Open Source’s Killer Features: What Makes Open Source So Popular?
Open source software is massively popular. That you know. But what, exactly, drives interest in open source? Hint: It’s more than just money.
A majority of organizations now use open source software, and 65 percent of companies contribute to open source projects, according to Black Duck, an open source security and compliance company.
And it’s not just companies that are in love with open source. A massive number of people rely on open source software in one way or another on an everyday basis — whether they realize it or not.
Android, the world’s most popular smartphone operating system, is derived from Linux. Open source code powers cars, smart thermostats and a variety of other connected devices. Most of the websites you visit are served to you by Apache HTTP or NGINX, both of which are open source platforms.
Open Source Is (Only) Not about the Money
You might be tempted to believe that interest in open source is driven merely by the fact that most open source software costs no money.
This is a simplistic way to explain the popularity of open source, however.
Yes, open source software in general is does not cost any money to obtain. But it’s not free; you still have to pay for support, maintenance and so on.
And if you’re a company looking to add new features in an open source platform, you often have to pay your own developers to implement those features, or otherwise invest in the project.
Explaining the Popularity of Open Source
There are much more important factors than cost that explain open source software’s success. They include:
- Open source development is fast. In the current age of DevOps and continuous delivery, most software projects strive to push out updates on a frequent basis. But the open source community was ahead of the curve in this respect. Platforms like Linux achieved incredibly rapid release cycles starting early in their history. In some cases, open source development still outpaces that of closed-source platforms today. For example, Microsoft Windows users have to wait years for new releases; most major Linux distributions roll out new versions multiple times a year.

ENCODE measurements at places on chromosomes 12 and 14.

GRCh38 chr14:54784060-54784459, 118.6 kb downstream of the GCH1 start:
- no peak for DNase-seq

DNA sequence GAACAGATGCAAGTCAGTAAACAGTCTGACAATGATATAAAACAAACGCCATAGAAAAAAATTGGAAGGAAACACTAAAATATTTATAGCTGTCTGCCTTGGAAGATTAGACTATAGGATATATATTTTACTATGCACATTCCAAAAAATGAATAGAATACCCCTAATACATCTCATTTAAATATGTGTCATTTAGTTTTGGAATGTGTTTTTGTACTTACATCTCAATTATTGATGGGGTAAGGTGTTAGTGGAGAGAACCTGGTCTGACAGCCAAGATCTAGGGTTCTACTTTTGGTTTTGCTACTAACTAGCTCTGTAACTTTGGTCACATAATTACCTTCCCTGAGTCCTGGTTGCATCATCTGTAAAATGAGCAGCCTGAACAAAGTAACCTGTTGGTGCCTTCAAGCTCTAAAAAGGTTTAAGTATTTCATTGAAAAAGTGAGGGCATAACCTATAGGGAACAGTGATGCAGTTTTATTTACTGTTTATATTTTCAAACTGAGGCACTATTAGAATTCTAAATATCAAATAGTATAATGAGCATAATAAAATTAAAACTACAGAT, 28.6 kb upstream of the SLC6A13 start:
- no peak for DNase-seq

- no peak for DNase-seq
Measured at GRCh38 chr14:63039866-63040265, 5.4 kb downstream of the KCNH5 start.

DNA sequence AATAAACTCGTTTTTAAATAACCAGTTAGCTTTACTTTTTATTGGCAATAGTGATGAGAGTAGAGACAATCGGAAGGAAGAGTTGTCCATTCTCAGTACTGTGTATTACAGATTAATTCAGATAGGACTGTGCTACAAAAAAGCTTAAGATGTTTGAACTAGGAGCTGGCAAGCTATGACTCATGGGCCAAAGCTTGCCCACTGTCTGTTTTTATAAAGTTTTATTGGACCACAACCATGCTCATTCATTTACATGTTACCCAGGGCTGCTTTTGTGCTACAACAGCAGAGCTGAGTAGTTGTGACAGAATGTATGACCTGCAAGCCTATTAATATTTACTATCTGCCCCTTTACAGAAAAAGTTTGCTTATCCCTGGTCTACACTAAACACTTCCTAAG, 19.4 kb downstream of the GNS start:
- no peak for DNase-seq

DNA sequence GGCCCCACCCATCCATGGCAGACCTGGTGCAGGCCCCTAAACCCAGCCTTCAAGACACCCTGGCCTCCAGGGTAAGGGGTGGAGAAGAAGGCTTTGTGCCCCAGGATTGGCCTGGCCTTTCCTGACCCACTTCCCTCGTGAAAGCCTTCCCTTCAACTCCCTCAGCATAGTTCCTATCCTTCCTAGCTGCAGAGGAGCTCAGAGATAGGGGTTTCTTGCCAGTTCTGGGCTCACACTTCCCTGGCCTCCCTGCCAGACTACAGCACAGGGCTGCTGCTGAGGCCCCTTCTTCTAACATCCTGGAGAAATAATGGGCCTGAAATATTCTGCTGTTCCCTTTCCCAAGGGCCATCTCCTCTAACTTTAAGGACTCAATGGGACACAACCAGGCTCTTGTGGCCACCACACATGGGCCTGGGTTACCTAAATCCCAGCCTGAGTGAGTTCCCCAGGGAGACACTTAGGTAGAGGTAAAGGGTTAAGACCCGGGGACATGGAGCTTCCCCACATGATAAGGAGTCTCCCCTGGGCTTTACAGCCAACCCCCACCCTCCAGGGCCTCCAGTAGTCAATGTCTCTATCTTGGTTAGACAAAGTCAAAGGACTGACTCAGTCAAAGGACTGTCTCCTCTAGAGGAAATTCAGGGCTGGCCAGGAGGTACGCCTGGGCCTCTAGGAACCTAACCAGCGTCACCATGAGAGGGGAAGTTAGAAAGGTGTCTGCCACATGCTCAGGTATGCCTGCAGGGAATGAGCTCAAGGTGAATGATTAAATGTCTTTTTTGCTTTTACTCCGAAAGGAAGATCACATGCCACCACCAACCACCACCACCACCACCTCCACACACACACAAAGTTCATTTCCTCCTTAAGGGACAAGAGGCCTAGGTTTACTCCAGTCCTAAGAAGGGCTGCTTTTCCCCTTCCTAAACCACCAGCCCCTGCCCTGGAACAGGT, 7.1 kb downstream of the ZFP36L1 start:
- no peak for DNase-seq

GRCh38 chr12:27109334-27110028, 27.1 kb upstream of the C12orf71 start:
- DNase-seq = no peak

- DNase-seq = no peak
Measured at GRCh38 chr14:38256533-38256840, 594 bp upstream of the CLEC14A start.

- Open source is decentralized. Whether you’re a company or an individual consumer, relying on a single entity for your software needs is not a good thing. If the company that develops a closed-source software platform that you need goes out of business or decides to stop offering the platform, you’re out of luck. This is not the case with open source. Most open source projects are decentralized. They have multiple backers and stakeholders, which mitigates the risk of their disappearing.
- Open source can be customized. Between about 1990 and 2010, the world of computing was relatively standardized — compared, at least, to what came before and after. X86 chip architectures dominated and most workloads were hosted using on-premise servers in a consistent way. Today, thanks to developments like IoT and the embrace of complex cloud-based architectures, computing is evolving in the opposite direction, and beginning to look again like it did in the 1960s and 1970s — when there were a range of different hardware profiles and software deployment scenarios. Open source is a great match for this new landscape because open source software is easy to customize. It can be tailored to meet individualized needs.
- Open source offers control. We live in a world where software defines almost everything people do. It can be easy to feel like you have little control over the machines and code that more or less run your life. If the software on which you rely is open source, however, you can at least feel some sense of control over it. Even if you don’t actually write open source code yourself, the mere fact that you could read and modify open source software programs if you wanted to provides reassurance that you can still control your own destiny, even as software and computers take over everything we do.
- Open source is open to everyone. If you want to join an open source community, the only thing that matters (in most cases, at least) is your ability to write useful code, or contribute in some other way. In general, open source projects care very little about the credentials, professional background or other details of contributors. This makes open source appealing in a way that closed-source software companies can’t match. In addition, open source can be obtained and used by virtually everyone. That is not always the case with closed-source platforms, which are sometimes available only in certain markets or to certain types of users.
Cost, then, is only the tip of the iceberg for open source’s success. There is much more driving open source’s massive — and continually growing — popularity and importance.